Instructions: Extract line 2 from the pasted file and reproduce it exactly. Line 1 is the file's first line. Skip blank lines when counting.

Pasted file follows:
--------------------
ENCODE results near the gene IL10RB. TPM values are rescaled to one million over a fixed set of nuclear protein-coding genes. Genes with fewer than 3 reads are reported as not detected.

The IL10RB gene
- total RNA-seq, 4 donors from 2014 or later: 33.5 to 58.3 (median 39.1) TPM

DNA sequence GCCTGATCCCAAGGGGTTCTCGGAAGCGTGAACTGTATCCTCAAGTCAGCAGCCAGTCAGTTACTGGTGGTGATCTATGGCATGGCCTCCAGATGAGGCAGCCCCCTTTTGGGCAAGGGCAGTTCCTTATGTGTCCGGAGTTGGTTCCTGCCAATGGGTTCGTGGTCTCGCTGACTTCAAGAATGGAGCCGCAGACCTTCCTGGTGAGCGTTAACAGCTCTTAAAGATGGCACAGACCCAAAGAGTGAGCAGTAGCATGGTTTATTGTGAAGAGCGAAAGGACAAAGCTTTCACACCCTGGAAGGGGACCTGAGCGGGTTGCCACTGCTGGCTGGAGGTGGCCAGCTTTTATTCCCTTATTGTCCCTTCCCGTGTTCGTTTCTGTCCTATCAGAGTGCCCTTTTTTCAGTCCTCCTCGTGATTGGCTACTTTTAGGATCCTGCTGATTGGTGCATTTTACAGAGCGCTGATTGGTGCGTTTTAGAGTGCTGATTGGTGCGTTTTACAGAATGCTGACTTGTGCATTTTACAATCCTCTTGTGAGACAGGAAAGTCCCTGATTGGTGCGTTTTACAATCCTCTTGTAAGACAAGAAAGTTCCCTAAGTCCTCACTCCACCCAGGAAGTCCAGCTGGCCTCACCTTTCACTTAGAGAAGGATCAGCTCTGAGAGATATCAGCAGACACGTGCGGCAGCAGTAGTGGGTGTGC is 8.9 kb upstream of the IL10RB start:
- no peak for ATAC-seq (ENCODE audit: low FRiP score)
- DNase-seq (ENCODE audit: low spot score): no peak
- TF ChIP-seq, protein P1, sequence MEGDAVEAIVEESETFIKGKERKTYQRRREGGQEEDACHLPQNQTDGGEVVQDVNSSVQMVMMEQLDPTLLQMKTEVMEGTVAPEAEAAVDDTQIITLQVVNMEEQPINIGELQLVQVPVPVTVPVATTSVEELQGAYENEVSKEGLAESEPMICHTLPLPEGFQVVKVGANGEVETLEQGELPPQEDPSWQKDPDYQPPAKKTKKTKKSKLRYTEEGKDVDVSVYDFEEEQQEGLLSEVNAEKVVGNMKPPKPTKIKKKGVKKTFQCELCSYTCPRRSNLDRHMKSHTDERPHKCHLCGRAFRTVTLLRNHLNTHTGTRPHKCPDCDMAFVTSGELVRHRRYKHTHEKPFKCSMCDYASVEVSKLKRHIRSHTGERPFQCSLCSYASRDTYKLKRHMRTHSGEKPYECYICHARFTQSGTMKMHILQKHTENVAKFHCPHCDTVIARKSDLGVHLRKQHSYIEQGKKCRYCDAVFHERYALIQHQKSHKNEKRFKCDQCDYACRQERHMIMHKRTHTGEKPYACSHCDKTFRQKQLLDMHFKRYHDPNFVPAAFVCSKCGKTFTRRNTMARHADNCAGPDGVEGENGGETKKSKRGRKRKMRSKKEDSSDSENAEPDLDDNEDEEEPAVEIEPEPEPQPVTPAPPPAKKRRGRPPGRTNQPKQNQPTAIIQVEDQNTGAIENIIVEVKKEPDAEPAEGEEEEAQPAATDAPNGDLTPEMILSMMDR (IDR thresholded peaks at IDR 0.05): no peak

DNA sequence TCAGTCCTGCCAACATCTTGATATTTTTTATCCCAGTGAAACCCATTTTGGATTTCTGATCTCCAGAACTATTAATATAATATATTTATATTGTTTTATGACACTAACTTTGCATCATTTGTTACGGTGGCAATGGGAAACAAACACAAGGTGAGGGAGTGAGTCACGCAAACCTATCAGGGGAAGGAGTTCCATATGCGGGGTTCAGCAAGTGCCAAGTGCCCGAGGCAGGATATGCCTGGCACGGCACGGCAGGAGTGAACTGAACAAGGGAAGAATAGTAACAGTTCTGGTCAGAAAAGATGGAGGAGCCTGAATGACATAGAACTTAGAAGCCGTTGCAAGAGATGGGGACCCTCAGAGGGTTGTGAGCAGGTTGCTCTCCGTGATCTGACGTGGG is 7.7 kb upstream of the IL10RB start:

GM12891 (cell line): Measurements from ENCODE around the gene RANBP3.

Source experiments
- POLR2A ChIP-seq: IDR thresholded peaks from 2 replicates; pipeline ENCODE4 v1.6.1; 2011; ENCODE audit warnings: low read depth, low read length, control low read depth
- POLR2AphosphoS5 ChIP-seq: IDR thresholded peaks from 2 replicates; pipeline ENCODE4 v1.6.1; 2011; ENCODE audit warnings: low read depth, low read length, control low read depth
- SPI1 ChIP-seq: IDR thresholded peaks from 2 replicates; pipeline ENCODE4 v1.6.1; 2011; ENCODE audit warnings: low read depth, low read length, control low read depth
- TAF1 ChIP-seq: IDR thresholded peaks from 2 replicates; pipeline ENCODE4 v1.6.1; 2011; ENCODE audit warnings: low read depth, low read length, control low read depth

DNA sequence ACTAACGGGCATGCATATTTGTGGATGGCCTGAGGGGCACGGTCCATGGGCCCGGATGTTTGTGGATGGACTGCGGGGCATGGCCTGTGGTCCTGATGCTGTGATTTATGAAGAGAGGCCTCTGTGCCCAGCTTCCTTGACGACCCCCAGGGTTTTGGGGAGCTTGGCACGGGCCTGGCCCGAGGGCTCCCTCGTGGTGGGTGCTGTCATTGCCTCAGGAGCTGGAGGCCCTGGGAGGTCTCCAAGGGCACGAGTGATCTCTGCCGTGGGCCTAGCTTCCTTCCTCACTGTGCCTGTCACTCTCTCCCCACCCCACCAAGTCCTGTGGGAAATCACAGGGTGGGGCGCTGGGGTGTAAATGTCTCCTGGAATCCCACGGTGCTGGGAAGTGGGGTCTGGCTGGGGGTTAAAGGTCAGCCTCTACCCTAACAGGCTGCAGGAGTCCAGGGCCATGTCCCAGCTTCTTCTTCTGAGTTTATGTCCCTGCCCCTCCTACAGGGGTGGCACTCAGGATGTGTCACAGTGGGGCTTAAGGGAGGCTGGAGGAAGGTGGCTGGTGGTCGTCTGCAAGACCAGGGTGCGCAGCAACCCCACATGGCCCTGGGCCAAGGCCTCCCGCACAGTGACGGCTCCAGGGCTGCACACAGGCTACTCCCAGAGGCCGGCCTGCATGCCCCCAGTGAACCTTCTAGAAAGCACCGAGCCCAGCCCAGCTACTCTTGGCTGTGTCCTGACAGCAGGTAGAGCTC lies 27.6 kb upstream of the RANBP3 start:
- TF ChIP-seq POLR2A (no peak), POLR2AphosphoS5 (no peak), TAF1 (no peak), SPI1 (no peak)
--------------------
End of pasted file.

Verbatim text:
The IL10RB gene